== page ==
In the 14 studies with longitudinal data that reported information on the evolution of symptomatic status, nearly three quarters of persons who tested positive but had no symptoms at the time of testing remained
Current data suggest that infected persons without symptoms—including both presymptomatic and asymptomatic persons—account for more than 40% of all SARS-CoV-2 transmission.
The proportion of new infections caused by asymptomatic persons alone
is uncertain, but when researchers in Wanzhou, China, analyzed epidemiologic data for “183 confirmed COVID19 cases and their close contacts from five generations of transmission,” they determined that the asymptomatic cases, which made up 32.8% of infected persons, caused
19.3% of infections.
The 61 studies and collected reports provide compelling evidence that the asymptomatic fraction of SARS-CoV-2 infection is sizable. These data
enable us to make reasonable inferences about the proportion of SARS-CoV-2 infections that are asymptomatic.
Studies designed to achieve representative samples of large populations provide useful data because they may accurately reflect human populations in general.
Four of the PCR-based studies are in this category, with target populations of England, Iceland, and Indiana. The proportion of persons who tested
positive but had no symptoms at the time of testing ranged from 43.0% to 76.5%, with a median of 45.6% (IQR, 43.6% to 61.8%). However, these studies fall shortof providing the highest-quality evidence because they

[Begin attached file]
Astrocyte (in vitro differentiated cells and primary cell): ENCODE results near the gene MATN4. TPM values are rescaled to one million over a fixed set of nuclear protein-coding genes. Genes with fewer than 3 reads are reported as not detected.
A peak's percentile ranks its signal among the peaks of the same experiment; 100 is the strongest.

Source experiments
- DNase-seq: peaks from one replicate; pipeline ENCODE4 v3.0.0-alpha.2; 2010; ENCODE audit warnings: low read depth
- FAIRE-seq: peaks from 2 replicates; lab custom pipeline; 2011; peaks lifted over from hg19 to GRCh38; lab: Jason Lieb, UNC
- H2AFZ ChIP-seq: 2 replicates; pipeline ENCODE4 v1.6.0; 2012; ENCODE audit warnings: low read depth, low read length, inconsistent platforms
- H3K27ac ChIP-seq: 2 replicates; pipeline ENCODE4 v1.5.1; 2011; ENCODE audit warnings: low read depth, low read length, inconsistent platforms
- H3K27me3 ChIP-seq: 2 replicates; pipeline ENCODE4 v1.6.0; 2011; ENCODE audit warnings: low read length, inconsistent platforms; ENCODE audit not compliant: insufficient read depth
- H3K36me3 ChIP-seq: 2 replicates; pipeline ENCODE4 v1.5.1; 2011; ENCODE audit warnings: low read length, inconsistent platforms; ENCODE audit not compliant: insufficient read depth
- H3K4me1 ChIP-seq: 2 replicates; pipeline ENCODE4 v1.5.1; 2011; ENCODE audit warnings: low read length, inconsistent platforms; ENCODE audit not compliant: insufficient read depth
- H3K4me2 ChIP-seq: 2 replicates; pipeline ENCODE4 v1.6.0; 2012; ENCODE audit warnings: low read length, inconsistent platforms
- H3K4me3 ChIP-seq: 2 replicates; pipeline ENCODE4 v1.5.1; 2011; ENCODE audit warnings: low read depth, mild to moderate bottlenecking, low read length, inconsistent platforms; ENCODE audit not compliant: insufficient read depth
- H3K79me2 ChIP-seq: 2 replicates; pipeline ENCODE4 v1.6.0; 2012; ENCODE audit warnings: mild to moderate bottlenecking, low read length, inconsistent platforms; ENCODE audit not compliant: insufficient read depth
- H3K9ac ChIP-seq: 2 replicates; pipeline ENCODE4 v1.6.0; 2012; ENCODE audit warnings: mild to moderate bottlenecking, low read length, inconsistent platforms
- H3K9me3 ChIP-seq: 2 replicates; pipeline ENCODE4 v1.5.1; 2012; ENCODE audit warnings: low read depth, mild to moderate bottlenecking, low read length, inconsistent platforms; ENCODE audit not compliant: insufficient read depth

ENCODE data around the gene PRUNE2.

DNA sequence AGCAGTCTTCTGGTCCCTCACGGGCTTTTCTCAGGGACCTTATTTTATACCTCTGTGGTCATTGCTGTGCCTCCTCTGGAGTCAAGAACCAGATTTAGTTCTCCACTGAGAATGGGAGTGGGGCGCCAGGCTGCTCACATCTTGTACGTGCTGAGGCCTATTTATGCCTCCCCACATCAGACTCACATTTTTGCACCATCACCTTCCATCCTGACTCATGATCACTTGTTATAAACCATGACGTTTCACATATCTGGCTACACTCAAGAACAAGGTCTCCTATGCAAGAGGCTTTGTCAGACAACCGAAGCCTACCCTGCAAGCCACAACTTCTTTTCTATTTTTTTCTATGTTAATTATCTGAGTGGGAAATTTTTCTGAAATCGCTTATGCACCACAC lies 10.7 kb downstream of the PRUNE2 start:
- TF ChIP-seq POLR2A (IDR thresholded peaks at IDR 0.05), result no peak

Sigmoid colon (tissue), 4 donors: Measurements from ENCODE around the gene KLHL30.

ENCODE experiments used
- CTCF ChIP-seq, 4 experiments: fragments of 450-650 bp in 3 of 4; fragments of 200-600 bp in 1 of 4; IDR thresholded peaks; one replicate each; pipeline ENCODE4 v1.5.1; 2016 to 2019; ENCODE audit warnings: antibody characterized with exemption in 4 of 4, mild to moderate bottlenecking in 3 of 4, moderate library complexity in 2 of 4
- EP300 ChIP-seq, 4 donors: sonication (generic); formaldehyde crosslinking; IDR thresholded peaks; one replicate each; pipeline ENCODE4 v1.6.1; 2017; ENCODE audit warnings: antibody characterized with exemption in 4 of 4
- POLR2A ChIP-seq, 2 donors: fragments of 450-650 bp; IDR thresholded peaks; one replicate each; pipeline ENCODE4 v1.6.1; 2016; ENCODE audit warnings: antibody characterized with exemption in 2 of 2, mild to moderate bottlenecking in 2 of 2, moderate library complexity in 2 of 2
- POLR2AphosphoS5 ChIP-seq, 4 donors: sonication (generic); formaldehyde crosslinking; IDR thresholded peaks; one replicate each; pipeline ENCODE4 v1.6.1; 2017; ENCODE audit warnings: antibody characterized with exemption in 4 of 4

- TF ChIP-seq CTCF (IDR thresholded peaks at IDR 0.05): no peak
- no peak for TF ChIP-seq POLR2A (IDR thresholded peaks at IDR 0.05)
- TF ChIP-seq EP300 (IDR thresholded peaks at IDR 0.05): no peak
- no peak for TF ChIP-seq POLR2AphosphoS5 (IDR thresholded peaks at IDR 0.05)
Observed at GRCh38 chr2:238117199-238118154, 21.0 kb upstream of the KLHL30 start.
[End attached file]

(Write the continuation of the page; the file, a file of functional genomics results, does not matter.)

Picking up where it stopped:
collected only cross-sectional data. As a result, it’s not possible to distinguish between presymptomatic and asymptomatic cases.
In 14 longitudinal studies that reported information on the evolution of symptomatic status, a median of 72.3% of persons who tested positive but had no symptoms at the time of testing remained asymptomatic during a follow-up period. If a similar proportion remained asymptomatic in the 4 large, representative, PCR-based studies, in which the median was 45.6%, the asymptomatic fraction of SARS-CoV-2 infection would be 33.0%.
Among the data assembled in this paper , the highest-quality evidence comes from the large-scale studies using antibody testing that were designed to achieve representative samples of nationwide populations in
England (n= 365 104) and Spain (n= 61 075). It is remarkable that these independently conducted serosurveys yielded nearly identical proportions of asymptomatic SARS-CoV-2 infections: 32.4% in England and 33.0% in
It can be inferred that persons who receive positive antibody test results can be classified accurately as asymptomatic because such results are likely to occur only after the onset of symptoms, if any.
In a study of 222 hospitalized patients in Wuhan, China, IgM and IgG antibodies to SARS-CoV-2 were first detected 3 and 4 days, respectively, after symptomatic onset of COVID-19. In a study of 109 health care workers and 64 hospitalized patients in Zurich, Switzerland, the severity of illness
seemed to affect how quickly SARS-CoV-2 antibodies appeared. Patients with severe COVID-19 had detectable SARS-CoV-2 antibody titers after symptom onset, but those with mild cases “remained negative or
became positive [for SARS-CoV-2 antibodies] 12 to 14 days after symptom onset”.
These data suggest that positive antibody test results are unlikely to occur during the period when it is uncertain whether an infected person is presymptomatic or asymptomatic.
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